The statutory language relied upon by the town does not support the claim of a notice requirement. The clause "by mutual agreement of all of the governing bodies involved," specifically refers to a situation when an area will not be annexed. If the village for some reason decides it would not be advantageous to annex all the islands in corporate limits then it can proceed only by mutual agreement of the governing bodies involved. The statutory language cannot be strained to make the mutual agreement provision a notice requirement when all islands will be annexed.

A general analysis of the purposes and procedures set forth in sec. 66.021 (15), Stats., leads to the conclusion that the statute provides for a unilateral and summary annexation of clearly defined town islands. There is no requirement for a preannexation notice and no such requirement can be inferred from the language of the statute. There was no violation of the statute for not having given the town preannexation notice.

Rule of reason.

The trial court found that the legislature intended to exclude the rule of reason as to annexation under sec. 66.021, Stats. This conclusion of the trial court is supported *714 by a thorough and well-reasoned analysis of both the statutory and case law.

The rule of reason requires that:

". . . (1) exclusions and irregularities in boundary lines must not be the result of arbitrariness, (2) some reasonable present or demonstrable future need for the annexed property must be shown, and (3) no other factors must exist which would constitute an abuse of discretion. . . ." Town of Lyons v. Lake Geneva (1972), 56 Wis. 2d 331, 337, 202 N.W.2d 228.

In Elmwood Park v. Racine (1966), 29 Wis. 2d 400, 412, 139 N.W.2d 66, this court indicated that the rule of reason, previously applicable under annexation statutes in which a public interest determination was required, was also applicable to ordinances enacted under the statute there in question, even though the statute made no provision for a public interest determination, since there was no evidence of a legislative intent to abrogate the rule. In re City of Beloit (1968), supra, page 648, in its review of Elmwood Park, supra, contains the following language:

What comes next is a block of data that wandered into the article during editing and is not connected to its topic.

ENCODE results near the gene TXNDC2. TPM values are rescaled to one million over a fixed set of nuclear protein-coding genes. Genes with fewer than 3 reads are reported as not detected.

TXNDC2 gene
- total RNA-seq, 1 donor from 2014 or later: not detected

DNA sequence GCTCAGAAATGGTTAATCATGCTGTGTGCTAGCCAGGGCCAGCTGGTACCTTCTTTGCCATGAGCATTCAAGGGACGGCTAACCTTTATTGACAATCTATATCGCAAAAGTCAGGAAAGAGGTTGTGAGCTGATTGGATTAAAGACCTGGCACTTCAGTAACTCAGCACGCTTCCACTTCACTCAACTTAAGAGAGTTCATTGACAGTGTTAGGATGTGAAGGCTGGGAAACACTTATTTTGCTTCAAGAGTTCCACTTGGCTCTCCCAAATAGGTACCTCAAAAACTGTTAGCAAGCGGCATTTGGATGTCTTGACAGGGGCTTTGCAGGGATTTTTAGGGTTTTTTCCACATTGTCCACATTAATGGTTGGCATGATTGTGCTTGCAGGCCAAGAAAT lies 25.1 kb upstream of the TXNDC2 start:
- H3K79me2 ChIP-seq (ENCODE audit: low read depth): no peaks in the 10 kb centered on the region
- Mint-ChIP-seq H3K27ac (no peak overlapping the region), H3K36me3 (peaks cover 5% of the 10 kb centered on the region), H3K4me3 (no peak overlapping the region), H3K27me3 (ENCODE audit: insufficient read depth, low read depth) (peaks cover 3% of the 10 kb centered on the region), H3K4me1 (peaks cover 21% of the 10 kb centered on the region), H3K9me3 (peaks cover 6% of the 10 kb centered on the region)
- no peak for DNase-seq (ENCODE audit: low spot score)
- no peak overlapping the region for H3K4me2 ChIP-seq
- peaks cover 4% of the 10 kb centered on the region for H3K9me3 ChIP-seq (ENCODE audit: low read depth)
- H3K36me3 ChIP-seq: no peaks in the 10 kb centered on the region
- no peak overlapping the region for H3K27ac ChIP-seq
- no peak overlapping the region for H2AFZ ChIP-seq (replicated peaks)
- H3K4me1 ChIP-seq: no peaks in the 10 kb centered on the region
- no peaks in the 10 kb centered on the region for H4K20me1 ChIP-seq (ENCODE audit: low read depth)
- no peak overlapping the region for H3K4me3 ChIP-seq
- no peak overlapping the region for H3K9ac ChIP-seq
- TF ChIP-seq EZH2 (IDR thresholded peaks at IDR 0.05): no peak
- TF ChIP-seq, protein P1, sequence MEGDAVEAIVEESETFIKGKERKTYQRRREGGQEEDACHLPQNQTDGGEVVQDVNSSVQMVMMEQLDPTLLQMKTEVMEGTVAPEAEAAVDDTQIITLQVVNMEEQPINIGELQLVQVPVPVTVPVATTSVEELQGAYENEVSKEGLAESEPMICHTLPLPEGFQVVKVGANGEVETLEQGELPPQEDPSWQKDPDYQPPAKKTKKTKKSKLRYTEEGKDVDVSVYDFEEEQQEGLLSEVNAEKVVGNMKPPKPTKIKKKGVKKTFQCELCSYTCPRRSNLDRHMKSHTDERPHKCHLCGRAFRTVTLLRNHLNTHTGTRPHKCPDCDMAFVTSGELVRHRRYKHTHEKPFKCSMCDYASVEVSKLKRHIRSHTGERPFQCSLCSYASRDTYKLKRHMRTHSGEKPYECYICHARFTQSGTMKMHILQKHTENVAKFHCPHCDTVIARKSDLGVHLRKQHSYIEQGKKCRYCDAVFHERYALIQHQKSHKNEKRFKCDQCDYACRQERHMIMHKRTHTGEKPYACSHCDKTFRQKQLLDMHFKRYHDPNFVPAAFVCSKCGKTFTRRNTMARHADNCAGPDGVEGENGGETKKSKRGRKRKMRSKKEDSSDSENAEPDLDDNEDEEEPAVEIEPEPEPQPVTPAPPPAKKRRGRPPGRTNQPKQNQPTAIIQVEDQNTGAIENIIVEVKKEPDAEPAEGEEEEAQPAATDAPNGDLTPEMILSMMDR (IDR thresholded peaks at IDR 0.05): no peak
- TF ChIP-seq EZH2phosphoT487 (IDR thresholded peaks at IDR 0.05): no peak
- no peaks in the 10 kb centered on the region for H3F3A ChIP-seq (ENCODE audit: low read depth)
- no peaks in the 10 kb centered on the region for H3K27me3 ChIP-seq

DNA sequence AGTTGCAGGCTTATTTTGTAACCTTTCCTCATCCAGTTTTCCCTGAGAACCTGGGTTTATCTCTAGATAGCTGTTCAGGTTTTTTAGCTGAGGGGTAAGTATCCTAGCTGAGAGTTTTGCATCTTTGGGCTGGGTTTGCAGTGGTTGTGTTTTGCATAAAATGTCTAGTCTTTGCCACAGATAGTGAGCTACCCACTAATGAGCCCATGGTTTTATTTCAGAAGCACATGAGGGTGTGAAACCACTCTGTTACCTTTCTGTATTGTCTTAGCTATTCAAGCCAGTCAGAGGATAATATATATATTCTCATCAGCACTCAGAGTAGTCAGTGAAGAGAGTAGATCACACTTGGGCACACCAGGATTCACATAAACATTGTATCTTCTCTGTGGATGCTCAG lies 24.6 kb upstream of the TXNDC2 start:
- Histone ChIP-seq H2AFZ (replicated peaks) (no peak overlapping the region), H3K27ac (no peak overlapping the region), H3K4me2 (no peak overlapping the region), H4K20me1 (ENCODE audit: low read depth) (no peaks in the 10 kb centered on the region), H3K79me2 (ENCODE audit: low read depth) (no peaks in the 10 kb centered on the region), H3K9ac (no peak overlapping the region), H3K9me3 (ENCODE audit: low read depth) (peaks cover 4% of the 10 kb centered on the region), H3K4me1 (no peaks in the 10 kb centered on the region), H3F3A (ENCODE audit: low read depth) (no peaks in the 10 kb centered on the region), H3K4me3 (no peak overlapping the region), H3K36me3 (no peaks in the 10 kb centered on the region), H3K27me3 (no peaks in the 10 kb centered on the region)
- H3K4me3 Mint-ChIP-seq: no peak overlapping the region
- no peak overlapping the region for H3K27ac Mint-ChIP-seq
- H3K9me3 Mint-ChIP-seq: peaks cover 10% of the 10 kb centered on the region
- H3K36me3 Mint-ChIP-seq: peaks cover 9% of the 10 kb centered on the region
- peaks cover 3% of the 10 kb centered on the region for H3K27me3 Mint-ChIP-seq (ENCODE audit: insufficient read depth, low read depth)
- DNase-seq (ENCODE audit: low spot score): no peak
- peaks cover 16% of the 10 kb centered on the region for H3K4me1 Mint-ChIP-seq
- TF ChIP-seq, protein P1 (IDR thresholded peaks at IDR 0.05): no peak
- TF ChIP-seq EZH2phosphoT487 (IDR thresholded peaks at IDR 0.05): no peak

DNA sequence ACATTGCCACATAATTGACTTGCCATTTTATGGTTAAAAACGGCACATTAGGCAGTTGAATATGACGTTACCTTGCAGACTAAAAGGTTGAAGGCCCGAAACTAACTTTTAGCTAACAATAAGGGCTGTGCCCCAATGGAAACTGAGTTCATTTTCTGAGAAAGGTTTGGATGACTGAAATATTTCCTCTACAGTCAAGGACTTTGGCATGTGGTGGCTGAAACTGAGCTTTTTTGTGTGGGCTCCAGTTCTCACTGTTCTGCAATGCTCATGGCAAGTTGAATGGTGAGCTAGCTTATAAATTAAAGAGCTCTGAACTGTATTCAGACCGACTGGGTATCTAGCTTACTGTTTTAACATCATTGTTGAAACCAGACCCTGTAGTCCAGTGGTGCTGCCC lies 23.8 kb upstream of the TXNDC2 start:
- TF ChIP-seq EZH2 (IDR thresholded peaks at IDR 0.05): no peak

". . . We pointed out that while the standards for a public interest determination in secs. 66.02 and 66.021, Stats., were compatible with the rule of reason as applied to legislative action pursuant to those sections, the absence of such standards in sec. 66.024 did not abrogate the rule of reason. Consequently, we applied the rule of reason to the annexation proceeding under sec. 66.024."

The provisions of sec. 66.021 (15), Stats., on their face, satisfy the requirement of the rule of reason. The provision that all town islands be annexed precludes the possibility that exclusions or irregularities could result from the ordinance since the entire parcel or parcels located within a particular town would be annexed. Any exemptions could only be by mutual agreement and thus could not result from arbitrariness. The legislature has expressed *715 the policy in the public interest that no more town islands be created and that existing ones within the statutory classification be eliminated. The legislature has, by its own enactment, determined that there exists a present need to annex and eliminate certain well-defined town islands. The legislature has also determined that there is a public interest in eliminating these existing town islands and preventing the creation of town islands in the future. Thus the legislature has determined for itself that annexation of certain well-defined town islands is in the public interest and satisfies the rule of reason.

Definition of the term "resident."

Sec. 66.021 (15), Stats., applies only to town islands containing a total population of 100 residents or less. With respect to the Rockfield parcel, it was stipulated that certain persons, totalling a population of 100, were residents. The residency of Joseph E. Thiesen, a college student, is disputed.